How to Clean an Oil Painting or Oil Paintings
When you have a fine art oil painting that needs to be cleaned, the last thing you need to do is to attempt to clean it yourself or to take it to a restorer who does not have an established professional reputation. If the cleaning takes off any of the original paint or tears the canvas or makes holes, you will need a service such as Life on the Wall to restore the painting. Why? Because you took an unadvised risk.
When we clean a painting we do a considerable amount of analyzing and only then do we come up with a plan for the project. Often two or three liquid solutions are mixed together in exact proportions specifically for each individual painting.
We have received quite a few paintings that needed to be restored because a layman has attempted to clean an oil painting or a restorer “by word only” has attempted the restoration.
We absolutely are not advising you to attempt to clean your painting yourself.
We know that there will be explorers among our readers who will be a little stubborn and try something themselves. They may go online and get various advice, for instance using bread or a potato.
In our opinion, an experience restorer may be able to use bread to clean an oil painting if the canvas has not been treated in certain specific ways. That is a humorous picture, because generally only a professional artist or restorer would be able to know if the canvas had been treated in a certain way. A professional art restorer would not be using bread to clean his clients’ paintings.
You may find advice online about using a soft brush and a cotton cloth without loose fibers to dust off your painting.
A major problem that could come up in cleaning an oil painting would be if the canvas is brittle. In that case, if the paint is not strongly adhered to the canvas, there might be flaking.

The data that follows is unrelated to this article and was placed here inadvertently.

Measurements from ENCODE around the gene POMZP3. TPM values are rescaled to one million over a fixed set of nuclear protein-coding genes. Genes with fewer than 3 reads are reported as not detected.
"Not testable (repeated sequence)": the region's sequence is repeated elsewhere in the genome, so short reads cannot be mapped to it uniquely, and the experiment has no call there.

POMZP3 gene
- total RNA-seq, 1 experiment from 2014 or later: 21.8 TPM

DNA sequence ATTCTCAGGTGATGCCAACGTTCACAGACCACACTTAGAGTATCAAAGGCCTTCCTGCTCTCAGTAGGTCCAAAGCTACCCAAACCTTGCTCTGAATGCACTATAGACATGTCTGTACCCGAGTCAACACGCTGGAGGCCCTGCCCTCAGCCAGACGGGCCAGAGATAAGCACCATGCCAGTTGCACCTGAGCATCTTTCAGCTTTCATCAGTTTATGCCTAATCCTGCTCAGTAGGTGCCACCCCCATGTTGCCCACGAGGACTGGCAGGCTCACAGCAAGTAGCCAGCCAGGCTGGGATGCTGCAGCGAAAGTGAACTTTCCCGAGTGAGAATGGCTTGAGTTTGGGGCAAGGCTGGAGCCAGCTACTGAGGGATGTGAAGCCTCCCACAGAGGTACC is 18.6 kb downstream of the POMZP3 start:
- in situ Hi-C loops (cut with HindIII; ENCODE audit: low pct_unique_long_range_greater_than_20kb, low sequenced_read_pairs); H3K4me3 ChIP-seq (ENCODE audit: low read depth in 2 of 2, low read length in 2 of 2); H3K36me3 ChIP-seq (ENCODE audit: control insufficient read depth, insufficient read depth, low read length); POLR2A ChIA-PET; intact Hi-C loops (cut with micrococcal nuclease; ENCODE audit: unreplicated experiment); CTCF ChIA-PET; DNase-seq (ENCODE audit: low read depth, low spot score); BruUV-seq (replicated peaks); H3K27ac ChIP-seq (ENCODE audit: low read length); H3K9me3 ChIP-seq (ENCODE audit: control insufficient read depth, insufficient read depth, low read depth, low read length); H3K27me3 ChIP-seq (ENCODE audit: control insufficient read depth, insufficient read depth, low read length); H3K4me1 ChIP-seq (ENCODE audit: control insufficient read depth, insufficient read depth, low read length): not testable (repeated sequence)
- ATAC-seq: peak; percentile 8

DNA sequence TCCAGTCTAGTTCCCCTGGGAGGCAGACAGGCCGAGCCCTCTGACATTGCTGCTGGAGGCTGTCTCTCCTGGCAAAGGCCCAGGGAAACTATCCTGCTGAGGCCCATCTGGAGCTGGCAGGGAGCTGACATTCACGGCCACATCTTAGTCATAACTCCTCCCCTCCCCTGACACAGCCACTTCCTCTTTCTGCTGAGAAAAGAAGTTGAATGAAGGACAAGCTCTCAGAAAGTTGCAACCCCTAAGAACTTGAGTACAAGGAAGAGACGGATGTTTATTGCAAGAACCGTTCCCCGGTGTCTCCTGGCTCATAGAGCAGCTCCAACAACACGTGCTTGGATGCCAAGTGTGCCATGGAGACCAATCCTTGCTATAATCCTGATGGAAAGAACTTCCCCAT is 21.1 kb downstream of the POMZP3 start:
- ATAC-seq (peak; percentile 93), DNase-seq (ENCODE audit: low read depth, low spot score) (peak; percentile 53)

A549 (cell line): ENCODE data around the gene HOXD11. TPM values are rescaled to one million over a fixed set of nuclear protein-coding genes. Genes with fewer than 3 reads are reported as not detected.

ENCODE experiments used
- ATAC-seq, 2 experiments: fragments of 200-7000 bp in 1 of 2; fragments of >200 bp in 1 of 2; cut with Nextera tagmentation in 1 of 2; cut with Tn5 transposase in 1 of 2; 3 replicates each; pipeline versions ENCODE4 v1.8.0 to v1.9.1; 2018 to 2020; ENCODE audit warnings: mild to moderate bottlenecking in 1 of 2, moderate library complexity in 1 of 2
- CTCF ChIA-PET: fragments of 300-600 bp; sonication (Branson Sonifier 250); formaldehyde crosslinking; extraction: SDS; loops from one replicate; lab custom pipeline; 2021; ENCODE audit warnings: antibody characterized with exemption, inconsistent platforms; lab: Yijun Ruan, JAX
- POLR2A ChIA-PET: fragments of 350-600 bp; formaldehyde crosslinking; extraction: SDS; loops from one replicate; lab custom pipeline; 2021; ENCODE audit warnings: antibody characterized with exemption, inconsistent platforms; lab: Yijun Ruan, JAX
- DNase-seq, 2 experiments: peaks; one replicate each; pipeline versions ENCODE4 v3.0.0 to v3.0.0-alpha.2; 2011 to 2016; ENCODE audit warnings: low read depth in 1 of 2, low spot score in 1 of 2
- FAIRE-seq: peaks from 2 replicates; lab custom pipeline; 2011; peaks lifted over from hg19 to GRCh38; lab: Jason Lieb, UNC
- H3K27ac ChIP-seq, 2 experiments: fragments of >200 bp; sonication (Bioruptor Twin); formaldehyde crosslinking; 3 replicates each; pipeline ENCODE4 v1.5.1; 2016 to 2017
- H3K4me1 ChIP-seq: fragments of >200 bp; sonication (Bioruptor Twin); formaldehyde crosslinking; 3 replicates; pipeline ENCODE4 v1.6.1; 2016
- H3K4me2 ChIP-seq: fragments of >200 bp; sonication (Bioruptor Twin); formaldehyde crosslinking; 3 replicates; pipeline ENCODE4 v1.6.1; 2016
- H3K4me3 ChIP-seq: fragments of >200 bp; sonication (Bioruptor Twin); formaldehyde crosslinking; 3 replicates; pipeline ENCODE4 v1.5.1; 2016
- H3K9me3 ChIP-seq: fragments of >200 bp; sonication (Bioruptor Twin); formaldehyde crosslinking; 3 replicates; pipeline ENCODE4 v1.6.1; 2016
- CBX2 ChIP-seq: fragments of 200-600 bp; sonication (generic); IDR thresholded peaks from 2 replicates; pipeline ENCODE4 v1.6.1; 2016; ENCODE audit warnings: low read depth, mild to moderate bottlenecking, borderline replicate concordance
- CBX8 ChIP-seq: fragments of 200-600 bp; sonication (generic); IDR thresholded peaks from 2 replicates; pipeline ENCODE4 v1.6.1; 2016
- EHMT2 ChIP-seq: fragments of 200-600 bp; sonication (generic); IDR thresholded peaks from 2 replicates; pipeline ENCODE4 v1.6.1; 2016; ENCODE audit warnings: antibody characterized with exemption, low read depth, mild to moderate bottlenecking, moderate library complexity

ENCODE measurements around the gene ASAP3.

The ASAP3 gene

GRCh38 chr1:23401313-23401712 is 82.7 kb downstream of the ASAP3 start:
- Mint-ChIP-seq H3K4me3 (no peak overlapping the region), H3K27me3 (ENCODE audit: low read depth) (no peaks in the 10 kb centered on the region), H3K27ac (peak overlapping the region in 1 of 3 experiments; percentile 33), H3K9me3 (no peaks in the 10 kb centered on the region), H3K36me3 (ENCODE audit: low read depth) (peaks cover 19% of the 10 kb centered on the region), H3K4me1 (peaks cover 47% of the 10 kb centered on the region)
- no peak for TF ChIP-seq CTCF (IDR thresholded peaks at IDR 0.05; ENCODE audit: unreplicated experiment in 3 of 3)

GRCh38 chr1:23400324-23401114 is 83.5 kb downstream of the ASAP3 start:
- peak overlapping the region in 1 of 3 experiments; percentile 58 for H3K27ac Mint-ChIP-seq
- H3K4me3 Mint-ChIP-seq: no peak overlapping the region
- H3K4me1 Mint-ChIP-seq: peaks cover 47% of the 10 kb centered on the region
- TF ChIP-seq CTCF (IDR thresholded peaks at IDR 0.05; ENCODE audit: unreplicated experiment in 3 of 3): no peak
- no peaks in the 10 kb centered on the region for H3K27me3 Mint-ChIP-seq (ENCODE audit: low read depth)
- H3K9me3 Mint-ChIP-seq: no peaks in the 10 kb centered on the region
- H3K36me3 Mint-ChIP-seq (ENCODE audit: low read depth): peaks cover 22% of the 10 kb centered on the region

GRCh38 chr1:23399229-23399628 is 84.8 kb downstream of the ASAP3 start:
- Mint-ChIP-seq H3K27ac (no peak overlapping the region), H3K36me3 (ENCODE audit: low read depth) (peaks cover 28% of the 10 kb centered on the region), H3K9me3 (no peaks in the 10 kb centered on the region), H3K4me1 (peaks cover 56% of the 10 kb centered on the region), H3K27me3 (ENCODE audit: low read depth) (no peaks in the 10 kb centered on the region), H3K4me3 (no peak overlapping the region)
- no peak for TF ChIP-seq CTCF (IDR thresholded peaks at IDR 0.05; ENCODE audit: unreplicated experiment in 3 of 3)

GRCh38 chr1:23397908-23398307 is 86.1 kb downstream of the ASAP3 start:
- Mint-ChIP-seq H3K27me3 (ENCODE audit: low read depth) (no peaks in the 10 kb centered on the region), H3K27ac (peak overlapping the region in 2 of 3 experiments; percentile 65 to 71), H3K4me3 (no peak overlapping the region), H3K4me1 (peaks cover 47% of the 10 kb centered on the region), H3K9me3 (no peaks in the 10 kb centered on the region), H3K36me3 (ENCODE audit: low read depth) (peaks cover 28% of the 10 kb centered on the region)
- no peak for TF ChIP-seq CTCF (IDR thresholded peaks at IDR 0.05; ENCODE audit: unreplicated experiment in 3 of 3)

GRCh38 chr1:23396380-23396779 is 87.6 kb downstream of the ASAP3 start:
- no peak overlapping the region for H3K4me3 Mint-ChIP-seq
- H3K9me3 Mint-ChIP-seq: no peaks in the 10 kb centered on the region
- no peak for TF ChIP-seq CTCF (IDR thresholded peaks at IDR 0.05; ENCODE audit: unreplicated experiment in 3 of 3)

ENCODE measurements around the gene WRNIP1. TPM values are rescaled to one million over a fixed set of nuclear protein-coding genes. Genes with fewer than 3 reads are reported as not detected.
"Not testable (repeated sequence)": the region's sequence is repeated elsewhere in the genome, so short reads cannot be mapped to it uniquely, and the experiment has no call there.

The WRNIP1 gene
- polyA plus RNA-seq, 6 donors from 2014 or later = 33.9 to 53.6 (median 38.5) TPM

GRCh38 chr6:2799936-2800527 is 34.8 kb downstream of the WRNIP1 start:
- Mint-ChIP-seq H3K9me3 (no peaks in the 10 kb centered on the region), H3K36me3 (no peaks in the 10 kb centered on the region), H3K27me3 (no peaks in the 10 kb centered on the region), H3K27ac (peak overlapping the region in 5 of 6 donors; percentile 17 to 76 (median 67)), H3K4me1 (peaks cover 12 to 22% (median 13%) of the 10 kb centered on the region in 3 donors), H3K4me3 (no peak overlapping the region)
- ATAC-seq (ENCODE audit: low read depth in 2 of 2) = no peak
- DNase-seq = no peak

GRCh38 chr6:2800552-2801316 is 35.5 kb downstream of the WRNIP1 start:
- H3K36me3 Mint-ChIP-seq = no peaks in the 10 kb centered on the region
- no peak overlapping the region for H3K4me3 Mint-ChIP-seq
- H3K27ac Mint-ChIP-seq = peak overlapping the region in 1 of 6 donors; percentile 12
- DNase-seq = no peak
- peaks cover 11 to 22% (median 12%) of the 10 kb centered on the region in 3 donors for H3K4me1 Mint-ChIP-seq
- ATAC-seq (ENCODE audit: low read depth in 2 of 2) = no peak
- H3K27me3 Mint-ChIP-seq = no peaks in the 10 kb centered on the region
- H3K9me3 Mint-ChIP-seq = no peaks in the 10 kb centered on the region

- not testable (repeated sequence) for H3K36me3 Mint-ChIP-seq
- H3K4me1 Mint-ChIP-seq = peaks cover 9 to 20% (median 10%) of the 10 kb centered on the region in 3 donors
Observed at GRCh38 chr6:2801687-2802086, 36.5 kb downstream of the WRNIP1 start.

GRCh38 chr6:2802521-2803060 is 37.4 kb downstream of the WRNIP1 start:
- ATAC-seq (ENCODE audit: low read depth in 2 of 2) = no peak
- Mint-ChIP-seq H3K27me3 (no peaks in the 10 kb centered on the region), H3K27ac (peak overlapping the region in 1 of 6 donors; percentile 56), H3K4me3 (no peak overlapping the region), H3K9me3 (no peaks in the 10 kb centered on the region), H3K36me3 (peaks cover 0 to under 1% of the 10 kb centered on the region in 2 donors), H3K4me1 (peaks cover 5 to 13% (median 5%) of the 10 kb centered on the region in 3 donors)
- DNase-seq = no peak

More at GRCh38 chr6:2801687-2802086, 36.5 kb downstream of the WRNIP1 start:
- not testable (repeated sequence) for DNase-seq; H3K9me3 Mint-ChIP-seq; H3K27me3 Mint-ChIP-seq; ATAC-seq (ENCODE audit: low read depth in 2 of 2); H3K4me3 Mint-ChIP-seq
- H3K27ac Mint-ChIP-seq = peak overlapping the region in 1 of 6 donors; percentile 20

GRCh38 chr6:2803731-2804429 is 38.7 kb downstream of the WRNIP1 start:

So our answer to how do you clean an oil painting would be. ..you don’t. If you have a fine art painting, please don’t clean your painting yourself. Not if you valve you painting. Just say, NO!
Cleaning an oil painting professionally usually means removing the old varnish. Old varnish may be yellowing or cracking, etc., and will need to be removed without damaging the paint.
Before we remove the old varnish, we may need to secure the paint to the canvas with special solutions applied to the back of the canvas.
After we remove the old varnish, we would do any necessary restoring and then re-varnish the painting.
We probably don’t need to warn you not to attempt to remove old varnish. We can’t imagine anyone trying this without advanced restoration training.
Our answer to the title of this blog is don’t clean a painting yourself and don’t give it to an unskilled restorer just because of price. Either way, you may end up with more damage than you started with.
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